Considering Impact sound level requirements accomplishment in Brazil, floating floors are still considered as an inviable solution for building companies due to the implications in the total cost of building, mainly for social housing. Alternative and sometimes cheaper solutions are those undertaken in the receiver room. However, the lack of laboratory and field tests on the acoustic performance of this type of system is still a barrier for acoustic designing in Brazil. The aim of this paper is to study and validate different constructive solutions developed jointly with building companies for improving the impact sound insulation performance on the receiving room of new Brazilian housing constructions.
A proposal for standard methods and criteria for the assessment of residential noise complaints
Time: 8:40 pm
Author: Mihkel Toome
Abstract ID: 3236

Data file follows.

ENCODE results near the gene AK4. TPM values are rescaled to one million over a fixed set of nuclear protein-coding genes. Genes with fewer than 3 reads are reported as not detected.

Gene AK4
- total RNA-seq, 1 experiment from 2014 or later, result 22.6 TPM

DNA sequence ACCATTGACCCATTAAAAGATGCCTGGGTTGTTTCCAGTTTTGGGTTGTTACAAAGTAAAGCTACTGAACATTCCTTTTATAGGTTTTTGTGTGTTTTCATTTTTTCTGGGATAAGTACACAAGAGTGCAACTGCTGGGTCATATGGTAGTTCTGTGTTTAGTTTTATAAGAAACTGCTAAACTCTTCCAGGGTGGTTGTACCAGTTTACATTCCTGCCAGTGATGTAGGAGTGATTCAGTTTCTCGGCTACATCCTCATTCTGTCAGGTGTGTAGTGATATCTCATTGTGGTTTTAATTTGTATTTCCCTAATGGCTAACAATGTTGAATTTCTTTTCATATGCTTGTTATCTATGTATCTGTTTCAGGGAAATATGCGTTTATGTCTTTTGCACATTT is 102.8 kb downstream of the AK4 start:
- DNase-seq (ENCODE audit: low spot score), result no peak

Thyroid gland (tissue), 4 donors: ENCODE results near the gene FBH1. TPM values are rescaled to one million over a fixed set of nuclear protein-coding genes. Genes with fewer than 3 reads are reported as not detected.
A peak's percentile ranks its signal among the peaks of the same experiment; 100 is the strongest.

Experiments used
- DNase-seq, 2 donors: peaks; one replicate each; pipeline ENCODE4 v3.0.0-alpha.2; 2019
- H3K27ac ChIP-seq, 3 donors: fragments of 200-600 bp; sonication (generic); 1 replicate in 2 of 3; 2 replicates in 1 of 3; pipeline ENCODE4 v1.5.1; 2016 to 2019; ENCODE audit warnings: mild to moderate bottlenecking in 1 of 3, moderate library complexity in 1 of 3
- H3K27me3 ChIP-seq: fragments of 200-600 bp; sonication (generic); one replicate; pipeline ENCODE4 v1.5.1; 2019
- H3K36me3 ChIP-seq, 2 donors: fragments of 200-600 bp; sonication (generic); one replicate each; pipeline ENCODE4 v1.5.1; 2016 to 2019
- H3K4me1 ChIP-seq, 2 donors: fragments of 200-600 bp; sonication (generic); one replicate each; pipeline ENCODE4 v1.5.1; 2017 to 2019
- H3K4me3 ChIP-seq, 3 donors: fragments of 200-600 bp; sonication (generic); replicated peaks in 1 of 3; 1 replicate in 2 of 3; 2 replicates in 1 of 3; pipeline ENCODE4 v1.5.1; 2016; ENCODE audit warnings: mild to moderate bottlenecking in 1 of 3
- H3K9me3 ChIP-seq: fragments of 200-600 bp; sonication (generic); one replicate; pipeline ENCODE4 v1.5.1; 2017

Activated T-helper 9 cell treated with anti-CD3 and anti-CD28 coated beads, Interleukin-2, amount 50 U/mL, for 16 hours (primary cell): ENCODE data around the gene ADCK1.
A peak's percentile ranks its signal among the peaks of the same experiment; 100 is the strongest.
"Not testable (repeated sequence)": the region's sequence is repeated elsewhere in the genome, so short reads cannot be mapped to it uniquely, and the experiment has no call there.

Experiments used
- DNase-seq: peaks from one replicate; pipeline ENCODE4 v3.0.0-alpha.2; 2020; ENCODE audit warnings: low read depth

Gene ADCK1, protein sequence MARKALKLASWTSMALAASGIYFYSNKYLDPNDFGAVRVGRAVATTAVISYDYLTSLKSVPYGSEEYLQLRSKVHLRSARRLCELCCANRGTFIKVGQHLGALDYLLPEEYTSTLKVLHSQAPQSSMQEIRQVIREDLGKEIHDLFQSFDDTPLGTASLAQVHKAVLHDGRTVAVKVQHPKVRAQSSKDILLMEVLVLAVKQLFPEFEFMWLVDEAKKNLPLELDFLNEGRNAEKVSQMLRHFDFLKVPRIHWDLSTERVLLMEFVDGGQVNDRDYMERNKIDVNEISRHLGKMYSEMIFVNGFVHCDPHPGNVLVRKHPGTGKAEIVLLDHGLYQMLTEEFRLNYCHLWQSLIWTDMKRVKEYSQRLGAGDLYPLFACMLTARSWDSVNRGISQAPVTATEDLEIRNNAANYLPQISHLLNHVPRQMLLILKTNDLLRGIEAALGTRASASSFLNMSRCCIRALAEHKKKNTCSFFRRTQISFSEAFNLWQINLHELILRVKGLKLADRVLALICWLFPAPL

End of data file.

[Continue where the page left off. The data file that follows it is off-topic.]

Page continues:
Acoustical consultants often receive inquiries regarding noise complaints, particularly from occupants of multi-unit residential buildings. The noise complaints are typically regarding building services noise, other transient noises caused by the building or building elements, or due to noise from neighbours. While guidelines with respect to acceptable noise intrusion and levels for some sources exist, often the guideline criteria are not applicable, and the assessment must be based on proposed criteria by the acoustical consultant. This can leave uncertainty and ambiguity in terms of what is and what is not a valid noise complaint. The development of a standard procedure and criteria for the assessment of noise complaints would be a significant undertaking, but would be invaluable to acoustical engineers, multi-unit residential strata/condominium/co-op board members, property management, and the general public. This paper reviews relevant literature, outlines the major components for consideration in the development of a standard procedure and criteria, and will put forth a recommended framework for a standard approach.